EDTA Chelation Drug Error

After the news about Abubakar Tariq Nadama, a five-year-old boy with autism, who tragically died after receiving an IV treatment with the chelating agent EDTA, every parent considering or doing any form of chelation for their child was filled with nagging doubts. “How did this happen, and could it happen to my child?” filled chat rooms and flooded DAN doctors’ email inboxes.

The results of the autopsy have now been analyzed, and a story in the Pittsburgh Post-Gazette by Karen Kane reads in part –

“Dr. Mary Jean Brown, chief of the Lead Poisoning Prevention Branch of the Atlanta-based Centers for Disease Control and Prevention, said that Abubakar Tariq Nadama died Aug. 23 in his Butler County doctor’s office because he was given the wrong chelation agent.

It’s a case of look-alike/sound-alike medications. The child was given Disodium EDTA instead of Calcium Disodium EDTA. They sound alike. They’re clear and colorless and odorless.

They were mixed up.

Both types of EDTA are synthetic amino acids that latch onto heavy metals in the bloodstream.

Essentially, Tariq died from low blood calcium. Without enough calcium – a metal – in the blood, the heart stops beating. Dr. Brown said the Disodium EDTA the child was given as a chelation agent acted as a claw that pulled too much calcium from his blood.” (see the full story at http://www.post-gazette.com/pg/06018/639721.stm)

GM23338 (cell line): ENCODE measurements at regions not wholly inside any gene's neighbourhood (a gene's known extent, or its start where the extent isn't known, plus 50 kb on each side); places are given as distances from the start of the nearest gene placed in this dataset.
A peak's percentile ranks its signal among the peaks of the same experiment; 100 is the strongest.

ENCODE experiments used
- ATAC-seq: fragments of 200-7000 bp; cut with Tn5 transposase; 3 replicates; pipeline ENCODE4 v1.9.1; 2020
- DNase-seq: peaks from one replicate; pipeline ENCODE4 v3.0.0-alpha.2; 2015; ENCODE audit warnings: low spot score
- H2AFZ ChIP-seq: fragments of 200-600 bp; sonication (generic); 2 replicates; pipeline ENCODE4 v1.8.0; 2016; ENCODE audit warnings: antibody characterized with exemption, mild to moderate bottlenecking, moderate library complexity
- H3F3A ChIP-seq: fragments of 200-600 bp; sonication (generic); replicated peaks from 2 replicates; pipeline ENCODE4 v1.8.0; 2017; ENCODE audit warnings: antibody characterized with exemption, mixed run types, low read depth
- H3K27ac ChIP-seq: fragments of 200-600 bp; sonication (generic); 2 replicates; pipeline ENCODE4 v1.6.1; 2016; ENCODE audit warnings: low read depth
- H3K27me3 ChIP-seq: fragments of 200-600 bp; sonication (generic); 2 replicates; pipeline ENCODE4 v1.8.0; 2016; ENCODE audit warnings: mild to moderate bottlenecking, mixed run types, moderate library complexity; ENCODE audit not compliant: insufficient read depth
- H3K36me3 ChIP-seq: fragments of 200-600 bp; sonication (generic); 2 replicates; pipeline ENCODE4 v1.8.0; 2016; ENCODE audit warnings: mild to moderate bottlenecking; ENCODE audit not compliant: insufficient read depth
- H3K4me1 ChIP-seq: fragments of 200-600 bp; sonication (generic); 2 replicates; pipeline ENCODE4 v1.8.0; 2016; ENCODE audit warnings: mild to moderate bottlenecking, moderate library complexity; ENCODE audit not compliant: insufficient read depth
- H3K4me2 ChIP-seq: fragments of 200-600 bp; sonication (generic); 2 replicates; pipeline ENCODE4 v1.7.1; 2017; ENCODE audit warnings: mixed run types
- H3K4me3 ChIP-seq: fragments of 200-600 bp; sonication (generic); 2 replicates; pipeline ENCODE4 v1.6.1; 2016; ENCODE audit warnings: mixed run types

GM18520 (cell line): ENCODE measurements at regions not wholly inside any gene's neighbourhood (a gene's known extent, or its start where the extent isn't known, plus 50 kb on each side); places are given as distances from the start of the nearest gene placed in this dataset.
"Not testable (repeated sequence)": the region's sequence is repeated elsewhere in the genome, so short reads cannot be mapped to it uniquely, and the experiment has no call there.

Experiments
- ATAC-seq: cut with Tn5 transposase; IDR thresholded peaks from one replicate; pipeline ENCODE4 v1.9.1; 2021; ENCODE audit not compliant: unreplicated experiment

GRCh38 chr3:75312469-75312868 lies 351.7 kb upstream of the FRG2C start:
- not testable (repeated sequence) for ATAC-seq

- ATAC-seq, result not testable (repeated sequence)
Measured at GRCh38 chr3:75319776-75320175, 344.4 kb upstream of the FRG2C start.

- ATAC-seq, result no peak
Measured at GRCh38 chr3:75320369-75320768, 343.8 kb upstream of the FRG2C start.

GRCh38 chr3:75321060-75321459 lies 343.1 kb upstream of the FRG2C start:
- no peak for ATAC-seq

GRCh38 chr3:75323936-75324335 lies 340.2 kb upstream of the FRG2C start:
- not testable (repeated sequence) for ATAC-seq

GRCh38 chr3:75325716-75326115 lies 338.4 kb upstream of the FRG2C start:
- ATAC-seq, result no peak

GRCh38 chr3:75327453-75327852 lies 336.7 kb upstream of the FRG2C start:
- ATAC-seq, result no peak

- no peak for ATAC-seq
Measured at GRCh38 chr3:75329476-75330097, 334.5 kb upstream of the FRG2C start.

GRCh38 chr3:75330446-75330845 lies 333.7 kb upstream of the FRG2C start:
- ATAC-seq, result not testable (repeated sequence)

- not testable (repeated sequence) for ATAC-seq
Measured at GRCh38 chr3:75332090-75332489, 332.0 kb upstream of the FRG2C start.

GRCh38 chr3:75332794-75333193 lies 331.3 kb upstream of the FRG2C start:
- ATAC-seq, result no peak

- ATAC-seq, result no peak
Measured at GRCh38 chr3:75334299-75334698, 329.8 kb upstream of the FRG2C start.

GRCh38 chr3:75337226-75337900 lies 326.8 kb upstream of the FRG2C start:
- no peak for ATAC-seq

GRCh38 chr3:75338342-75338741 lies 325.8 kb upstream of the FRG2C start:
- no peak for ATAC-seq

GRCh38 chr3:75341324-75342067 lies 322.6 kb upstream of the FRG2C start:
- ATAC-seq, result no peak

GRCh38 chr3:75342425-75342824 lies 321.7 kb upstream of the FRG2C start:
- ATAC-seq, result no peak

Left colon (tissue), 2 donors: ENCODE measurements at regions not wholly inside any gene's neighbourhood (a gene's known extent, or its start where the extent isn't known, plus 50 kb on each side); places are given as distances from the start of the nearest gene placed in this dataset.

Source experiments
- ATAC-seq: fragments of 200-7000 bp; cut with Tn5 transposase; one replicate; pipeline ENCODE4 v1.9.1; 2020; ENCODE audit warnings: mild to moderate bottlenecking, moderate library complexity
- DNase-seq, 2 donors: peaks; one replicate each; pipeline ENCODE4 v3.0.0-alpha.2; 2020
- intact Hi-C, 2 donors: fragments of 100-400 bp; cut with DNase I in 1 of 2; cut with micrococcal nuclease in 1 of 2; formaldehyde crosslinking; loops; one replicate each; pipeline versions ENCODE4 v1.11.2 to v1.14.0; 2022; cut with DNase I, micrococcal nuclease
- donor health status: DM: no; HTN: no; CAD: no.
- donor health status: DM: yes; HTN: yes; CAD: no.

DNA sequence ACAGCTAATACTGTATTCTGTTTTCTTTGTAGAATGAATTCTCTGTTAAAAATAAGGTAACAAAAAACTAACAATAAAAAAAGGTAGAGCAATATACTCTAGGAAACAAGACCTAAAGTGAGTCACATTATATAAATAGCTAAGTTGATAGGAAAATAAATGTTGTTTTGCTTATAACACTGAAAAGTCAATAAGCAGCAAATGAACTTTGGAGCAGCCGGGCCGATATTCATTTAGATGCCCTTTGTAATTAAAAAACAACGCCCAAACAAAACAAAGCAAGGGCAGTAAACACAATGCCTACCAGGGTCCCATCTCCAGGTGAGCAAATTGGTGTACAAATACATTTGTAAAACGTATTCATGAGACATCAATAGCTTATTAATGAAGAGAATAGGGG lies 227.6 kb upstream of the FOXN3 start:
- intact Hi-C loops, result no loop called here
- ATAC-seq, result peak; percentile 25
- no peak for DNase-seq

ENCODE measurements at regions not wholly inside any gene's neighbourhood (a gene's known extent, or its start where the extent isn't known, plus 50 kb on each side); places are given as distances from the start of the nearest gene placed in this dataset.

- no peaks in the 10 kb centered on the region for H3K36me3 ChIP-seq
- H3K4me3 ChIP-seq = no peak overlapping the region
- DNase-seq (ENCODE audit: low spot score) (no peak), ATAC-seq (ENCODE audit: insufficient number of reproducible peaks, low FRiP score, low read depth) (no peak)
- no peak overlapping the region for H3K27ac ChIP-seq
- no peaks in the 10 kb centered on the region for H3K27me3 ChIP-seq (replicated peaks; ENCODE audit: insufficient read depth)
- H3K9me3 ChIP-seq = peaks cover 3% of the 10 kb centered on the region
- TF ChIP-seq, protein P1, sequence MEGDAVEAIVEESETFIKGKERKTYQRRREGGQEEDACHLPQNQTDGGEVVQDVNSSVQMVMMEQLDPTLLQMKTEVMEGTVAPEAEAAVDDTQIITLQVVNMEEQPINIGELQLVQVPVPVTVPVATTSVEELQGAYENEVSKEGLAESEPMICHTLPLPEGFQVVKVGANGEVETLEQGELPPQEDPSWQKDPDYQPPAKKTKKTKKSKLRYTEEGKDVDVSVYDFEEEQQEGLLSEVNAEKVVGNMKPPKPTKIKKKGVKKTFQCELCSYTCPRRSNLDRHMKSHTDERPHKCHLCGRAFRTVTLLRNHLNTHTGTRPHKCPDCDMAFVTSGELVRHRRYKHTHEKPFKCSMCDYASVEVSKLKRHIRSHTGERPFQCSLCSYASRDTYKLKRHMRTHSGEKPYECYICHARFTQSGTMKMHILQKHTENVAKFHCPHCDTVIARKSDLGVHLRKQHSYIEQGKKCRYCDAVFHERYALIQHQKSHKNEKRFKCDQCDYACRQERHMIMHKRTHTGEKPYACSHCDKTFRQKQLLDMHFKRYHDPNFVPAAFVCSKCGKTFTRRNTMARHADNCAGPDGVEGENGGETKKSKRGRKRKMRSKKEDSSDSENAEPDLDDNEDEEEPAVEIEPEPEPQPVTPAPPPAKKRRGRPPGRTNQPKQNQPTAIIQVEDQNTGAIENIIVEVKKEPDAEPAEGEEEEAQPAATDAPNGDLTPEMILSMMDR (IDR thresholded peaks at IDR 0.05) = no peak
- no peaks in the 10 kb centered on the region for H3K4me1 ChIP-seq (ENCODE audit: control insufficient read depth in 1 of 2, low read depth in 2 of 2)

With all this said, many of us still had questions about the Disodium EDTA that is available and used orally for chelation with autistic children. I have had any fears put at ease by an explanation from Dr. Volpe on the background of EDTA: Traditional IV EDTA chelation has always been done using Disodium EDTA, and calcium Disodium EDTA is a relative newcomer. In fact there is nothing wrong with Disodium EDTA except that it must be dripped in a vein slowly over several hours (which is typically the way chelation has been done).

When the calcium form came out doctors started to inject it rapidly over just a minute or two, something that cannot be done with the sodium form.

However, none of these concerns apply to an oral formulation because a) the absorption is not going to be instantaneous, and b) anything absorbed from the gut does not go to general circulation but goes straight to the liver from where it is released slowly.

In other words, your body will not allow minerals like calcium to be thrown off when you take something by mouth, because if the calcium approaches critical levels, the body will slow down absorption or release from the liver. It only takes seconds for the body to bring the calcium level back up, but it doesn’t even have that small amount of time to recover the loss when something is being injected.

Another form of EDTA is liposomal EDTA. It is different from other forms in that liposomes are absorbed in the cells lining the intestinal tract and diffuse into blood over a period of 48 hours. In addition these liposomes are 50% phosphatydil choline and 50% other phospholipids.

Phospholipids are crucial for life and are found in all known life forms. Phospholipids can mix simultaneously with both water and with oil. By bridging these two environments, phospholipids are able to spontaneously assemble into membranes. This property makes the phospholipids important in improved detoxification and nervous system health.

Dietary intake of phospholipids has declined, due to large increase in refining and processing of our foods. Phospholipids are found in highest concentration in eggs, organ meats, muscle meats, milk, and peanut butter.

Due to the incorporation of these crucial building blocks, liposomal EDTA is unlike any other kind and is possibly the most beneficial in terms of transporting the EDTA into the body for use in chelation.

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